Google has acquired smart-gadget company Nest Labs for $3.2 billion. Nest is a popular maker of smartphone-controlled ‘appcessories’ for home use. The Nest Thermostat – a smart-thermostat that learns your usage patterns and programs itself in order to save on your energy bill – and the Nest Protect – a phone-linked smoke and carbon monoxide alarm – are currently the company’s sole products.
The Nest gadgets don’t just talk to your smartphone or tablet, they also talk to one another and to you directly. Say you have a smoke alarm in your bedroom and one in your loungeroom. Should smoke be detected, you’ll get a heads up from Nest before a full alarm goes off. You can also silence the system with a wave, which lets it know you’re on top of things and it’s time to shut up now.
These products are a great example of how smart technologies are becoming more useful than providing entertainment or functionality for portable devices. It’s a merging of the digital and real worlds and now Google owns a piece of it.
What does this mean?
Google’s investors clearly see this is a good move, as evidenced by its shares rising half a percent once news of the buyout made headlines. As for Nest itself, it will continue doing what it’s been doing, with its own Tony Fadell remaining CEO.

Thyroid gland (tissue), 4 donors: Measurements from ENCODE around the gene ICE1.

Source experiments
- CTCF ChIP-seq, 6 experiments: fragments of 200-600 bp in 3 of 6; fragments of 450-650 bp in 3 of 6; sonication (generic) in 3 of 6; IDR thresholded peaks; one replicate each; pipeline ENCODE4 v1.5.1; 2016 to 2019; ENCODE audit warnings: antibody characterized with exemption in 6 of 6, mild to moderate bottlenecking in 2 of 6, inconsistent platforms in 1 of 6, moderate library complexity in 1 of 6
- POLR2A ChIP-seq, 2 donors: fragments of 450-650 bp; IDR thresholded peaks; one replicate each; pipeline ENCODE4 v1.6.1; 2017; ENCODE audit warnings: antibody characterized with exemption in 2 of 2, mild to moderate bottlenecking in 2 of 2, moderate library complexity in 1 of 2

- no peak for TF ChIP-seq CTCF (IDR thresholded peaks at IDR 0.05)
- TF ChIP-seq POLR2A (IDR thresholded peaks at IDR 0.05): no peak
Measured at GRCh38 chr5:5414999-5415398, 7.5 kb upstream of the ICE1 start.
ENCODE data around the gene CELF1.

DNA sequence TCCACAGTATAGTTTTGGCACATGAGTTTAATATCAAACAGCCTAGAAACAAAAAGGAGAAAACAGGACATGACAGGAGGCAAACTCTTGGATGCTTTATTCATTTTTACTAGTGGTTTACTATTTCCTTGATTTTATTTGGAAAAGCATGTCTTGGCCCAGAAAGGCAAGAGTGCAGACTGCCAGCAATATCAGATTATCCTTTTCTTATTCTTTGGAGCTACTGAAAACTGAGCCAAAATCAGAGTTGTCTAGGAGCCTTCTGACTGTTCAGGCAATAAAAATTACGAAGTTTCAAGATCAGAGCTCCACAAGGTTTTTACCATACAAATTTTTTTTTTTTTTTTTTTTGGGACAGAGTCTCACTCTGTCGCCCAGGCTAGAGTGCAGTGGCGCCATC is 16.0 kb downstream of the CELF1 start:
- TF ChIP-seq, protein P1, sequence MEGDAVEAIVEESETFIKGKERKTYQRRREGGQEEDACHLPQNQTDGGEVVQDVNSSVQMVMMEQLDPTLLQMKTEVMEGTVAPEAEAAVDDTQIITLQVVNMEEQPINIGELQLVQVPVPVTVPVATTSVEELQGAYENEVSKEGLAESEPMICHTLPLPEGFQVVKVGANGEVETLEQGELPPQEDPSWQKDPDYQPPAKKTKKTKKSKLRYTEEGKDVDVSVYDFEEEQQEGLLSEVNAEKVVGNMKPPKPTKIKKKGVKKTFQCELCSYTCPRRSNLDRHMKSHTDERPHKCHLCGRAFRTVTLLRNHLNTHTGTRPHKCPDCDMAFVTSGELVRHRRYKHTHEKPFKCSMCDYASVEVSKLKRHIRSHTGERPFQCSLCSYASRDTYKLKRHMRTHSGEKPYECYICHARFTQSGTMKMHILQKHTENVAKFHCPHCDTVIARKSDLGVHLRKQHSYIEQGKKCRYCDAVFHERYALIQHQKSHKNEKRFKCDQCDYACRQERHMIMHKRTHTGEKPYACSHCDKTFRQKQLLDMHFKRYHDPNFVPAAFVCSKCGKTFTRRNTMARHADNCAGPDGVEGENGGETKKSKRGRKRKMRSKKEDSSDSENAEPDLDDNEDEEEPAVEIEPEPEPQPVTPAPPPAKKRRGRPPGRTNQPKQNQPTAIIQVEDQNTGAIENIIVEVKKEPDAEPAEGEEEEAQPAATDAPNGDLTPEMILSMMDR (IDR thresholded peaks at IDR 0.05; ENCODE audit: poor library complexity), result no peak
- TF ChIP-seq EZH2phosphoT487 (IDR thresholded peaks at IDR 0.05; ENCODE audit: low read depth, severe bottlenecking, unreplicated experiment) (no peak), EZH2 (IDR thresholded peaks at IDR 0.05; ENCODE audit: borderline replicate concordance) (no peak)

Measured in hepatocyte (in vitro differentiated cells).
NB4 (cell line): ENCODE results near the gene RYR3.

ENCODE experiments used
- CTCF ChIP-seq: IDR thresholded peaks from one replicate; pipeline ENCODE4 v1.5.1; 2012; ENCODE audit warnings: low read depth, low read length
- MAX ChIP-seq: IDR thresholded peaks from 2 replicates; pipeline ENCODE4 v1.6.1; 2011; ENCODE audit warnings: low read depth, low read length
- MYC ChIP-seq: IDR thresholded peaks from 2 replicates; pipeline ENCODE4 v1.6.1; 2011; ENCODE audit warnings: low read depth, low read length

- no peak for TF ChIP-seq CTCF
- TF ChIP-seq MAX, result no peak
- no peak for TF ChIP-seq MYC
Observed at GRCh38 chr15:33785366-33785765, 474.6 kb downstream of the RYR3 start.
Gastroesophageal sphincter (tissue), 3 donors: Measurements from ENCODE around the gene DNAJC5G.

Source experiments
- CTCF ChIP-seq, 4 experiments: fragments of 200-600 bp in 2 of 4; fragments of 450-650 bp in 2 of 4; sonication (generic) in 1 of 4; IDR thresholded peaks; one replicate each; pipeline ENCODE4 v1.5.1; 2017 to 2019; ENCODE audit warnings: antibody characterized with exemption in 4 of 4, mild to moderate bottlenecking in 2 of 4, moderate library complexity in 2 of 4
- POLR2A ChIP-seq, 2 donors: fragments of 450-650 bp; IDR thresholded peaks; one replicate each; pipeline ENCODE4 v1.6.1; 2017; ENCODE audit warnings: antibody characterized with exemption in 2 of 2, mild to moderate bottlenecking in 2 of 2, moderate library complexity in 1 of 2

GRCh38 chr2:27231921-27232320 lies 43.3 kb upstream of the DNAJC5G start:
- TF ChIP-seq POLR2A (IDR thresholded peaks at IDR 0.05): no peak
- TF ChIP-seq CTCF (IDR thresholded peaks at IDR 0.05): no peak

This will likely turn out to be similar in many respects to Motorola Mobility’s relationship with its parent super-company. Nest will continue to function as a separate, distinct entity but with a focus on linking in to the Google ecosystem. It’s not outside of plausibility that El Googs will step in every once and a while with some ‘gentle suggestions’, either.
Right now Nest’s product line is limited to the two examples we mentioned earlier: the thermostat and the smoke alarm. So far both have been solid sellers in Nest’s home US market, but with Google’s backing things could quickly go global.
We hope to also see a faster pick-up of newer products now that Nest has potential access to Google’s vast catacombs of wealth.
Judging by what Nest has done in just two years since it started in 2011 with its own money, 2014 may prove to be a big year for the once-startup and its clever team.